In February, the state of Oregon passes a law that allows same-sex couples to register as domestic partners allowing them some spousal rights of married couples.

    On May 15, the California Supreme Court rules that same-sex couples have a constitutional right to marry. By November 3rd, more than 18,000 same-sex couples have married.

    On November 4, California voters approved a ban on same-sex marriage called Proposition 8. The attorney general of California, Jerry Brown, asked the state's Supreme Court to review the constitutionality of Proposition 8. The ban throws into question the validity of the more than 18,000 marriages already performed, but Attorney General Brown reiterated in a news release that he believed the same-sex marriages performed in California before November 4 should remain valid, and the California Supreme Court, which upheld the ban in May 2009, agreed, allowing those couples married under the old law to remain that way.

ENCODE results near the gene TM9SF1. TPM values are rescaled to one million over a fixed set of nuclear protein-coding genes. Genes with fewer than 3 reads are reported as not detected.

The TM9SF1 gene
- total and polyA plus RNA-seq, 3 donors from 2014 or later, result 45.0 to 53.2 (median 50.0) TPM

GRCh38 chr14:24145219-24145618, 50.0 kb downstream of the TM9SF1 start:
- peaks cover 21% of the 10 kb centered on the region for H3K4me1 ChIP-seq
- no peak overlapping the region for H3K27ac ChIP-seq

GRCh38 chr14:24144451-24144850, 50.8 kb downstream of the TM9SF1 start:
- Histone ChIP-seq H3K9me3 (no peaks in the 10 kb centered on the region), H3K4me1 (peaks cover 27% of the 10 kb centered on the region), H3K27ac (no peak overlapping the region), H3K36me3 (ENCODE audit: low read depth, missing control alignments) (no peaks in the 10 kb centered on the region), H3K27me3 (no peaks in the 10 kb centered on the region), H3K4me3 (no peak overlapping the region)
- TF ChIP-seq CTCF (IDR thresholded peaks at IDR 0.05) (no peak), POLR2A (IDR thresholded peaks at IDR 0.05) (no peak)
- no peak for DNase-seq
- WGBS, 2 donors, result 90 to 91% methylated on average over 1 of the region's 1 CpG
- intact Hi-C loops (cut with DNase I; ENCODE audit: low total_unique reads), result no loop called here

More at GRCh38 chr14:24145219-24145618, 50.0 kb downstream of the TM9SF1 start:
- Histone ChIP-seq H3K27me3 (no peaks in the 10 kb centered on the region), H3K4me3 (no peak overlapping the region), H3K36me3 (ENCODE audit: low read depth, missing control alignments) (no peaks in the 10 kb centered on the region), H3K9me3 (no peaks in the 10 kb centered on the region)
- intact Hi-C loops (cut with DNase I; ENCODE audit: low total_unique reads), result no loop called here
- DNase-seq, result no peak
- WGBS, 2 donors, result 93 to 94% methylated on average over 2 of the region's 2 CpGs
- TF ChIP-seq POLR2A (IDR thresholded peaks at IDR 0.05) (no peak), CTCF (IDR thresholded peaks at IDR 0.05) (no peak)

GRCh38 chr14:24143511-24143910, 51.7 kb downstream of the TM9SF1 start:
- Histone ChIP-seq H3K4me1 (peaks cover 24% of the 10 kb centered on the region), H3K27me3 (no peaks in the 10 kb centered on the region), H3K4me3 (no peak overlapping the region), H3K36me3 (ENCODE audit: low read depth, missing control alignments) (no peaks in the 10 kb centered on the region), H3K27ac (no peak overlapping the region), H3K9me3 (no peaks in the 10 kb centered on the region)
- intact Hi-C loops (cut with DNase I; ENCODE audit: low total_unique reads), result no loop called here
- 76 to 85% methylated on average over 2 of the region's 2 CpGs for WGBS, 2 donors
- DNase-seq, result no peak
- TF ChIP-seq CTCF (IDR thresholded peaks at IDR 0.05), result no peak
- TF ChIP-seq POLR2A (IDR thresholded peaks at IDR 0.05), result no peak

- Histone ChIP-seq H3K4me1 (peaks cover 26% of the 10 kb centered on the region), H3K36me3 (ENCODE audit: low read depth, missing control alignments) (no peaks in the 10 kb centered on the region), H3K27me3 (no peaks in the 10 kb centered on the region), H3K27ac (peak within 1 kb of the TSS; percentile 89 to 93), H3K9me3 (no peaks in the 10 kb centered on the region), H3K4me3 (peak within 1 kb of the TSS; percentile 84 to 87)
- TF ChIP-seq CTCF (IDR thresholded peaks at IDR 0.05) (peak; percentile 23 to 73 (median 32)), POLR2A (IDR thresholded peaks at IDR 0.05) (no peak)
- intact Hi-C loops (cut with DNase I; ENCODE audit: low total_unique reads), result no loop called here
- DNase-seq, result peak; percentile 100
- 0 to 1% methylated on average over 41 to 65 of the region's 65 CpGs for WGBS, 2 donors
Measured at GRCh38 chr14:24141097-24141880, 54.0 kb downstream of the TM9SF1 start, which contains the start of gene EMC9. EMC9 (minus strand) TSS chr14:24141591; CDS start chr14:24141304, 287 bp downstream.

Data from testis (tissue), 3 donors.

November 4 voters in California, Arizona, and Florida approved the passage of measures that ban same-sex marriage. Arkansas passed a measure intended to bar gay men and lesbians from adopting children.

    On October 10 the Supreme Court of Connecticut rules that same-sex couples have the right to marry. This makes Connecticut the second state, after Massachusetts, to legalize civil marriage for same-sex couples. The court rules that the state cannot deny gay and lesbian couples the freedom to marry under Connecticut's constitution, and that the state's civil union law does not provide same-sex couples with the same rights as heterosexual couples.